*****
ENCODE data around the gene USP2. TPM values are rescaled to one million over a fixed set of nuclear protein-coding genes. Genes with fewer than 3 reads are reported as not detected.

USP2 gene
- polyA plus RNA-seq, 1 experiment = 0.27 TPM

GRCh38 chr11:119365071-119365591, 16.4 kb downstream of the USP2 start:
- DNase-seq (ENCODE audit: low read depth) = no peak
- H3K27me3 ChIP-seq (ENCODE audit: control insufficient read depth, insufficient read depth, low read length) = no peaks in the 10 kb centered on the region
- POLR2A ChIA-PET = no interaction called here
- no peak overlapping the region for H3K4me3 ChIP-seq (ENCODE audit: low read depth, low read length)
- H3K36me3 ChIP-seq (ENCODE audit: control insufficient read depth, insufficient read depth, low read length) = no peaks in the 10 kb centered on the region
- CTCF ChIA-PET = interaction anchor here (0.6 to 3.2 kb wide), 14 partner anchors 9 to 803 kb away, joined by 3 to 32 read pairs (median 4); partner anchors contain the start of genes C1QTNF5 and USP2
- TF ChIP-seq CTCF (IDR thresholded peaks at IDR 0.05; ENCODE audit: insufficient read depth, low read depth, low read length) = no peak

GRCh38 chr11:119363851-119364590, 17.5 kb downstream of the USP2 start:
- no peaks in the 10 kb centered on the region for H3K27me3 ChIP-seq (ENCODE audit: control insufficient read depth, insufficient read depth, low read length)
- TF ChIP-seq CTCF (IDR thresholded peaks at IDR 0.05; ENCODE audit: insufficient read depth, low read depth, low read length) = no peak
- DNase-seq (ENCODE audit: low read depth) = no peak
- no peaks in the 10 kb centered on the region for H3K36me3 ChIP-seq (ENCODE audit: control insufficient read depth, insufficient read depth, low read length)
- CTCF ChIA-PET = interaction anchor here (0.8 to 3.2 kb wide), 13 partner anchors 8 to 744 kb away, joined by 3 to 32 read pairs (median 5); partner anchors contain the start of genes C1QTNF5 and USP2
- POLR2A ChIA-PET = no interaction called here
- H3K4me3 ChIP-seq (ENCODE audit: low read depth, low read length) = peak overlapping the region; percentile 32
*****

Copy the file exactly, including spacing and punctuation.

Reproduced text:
ENCODE data around the gene USP2. TPM values are rescaled to one million over a fixed set of nuclear protein-coding genes. Genes with fewer than 3 reads are reported as not detected.

USP2 gene
- polyA plus RNA-seq, 1 experiment = 0.27 TPM

GRCh38 chr11:119365071-119365591, 16.4 kb downstream of the USP2 start:
- DNase-seq (ENCODE audit: low read depth) = no peak
- H3K27me3 ChIP-seq (ENCODE audit: control insufficient read depth, insufficient read depth, low read length) = no peaks in the 10 kb centered on the region
- POLR2A ChIA-PET = no interaction called here
- no peak overlapping the region for H3K4me3 ChIP-seq (ENCODE audit: low read depth, low read length)
- H3K36me3 ChIP-seq (ENCODE audit: control insufficient read depth, insufficient read depth, low read length) = no peaks in the 10 kb centered on the region
- CTCF ChIA-PET = interaction anchor here (0.6 to 3.2 kb wide), 14 partner anchors 9 to 803 kb away, joined by 3 to 32 read pairs (median 4); partner anchors contain the start of genes C1QTNF5 and USP2
- TF ChIP-seq CTCF (IDR thresholded peaks at IDR 0.05; ENCODE audit: insufficient read depth, low read depth, low read length) = no peak

GRCh38 chr11:119363851-119364590, 17.5 kb downstream of the USP2 start:
- no peaks in the 10 kb centered on the region for H3K27me3 ChIP-seq (ENCODE audit: control insufficient read depth, insufficient read depth, low read length)
- TF ChIP-seq CTCF (IDR thresholded peaks at IDR 0.05; ENCODE audit: insufficient read depth, low read depth, low read length) = no peak
- DNase-seq (ENCODE audit: low read depth) = no peak
- no peaks in the 10 kb centered on the region for H3K36me3 ChIP-seq (ENCODE audit: control insufficient read depth, insufficient read depth, low read length)
- CTCF ChIA-PET = interaction anchor here (0.8 to 3.2 kb wide), 13 partner anchors 8 to 744 kb away, joined by 3 to 32 read pairs (median 5); partner anchors contain the start of genes C1QTNF5 and USP2
- POLR2A ChIA-PET = no interaction called here
- H3K4me3 ChIP-seq (ENCODE audit: low read depth, low read length) = peak overlapping the region; percentile 32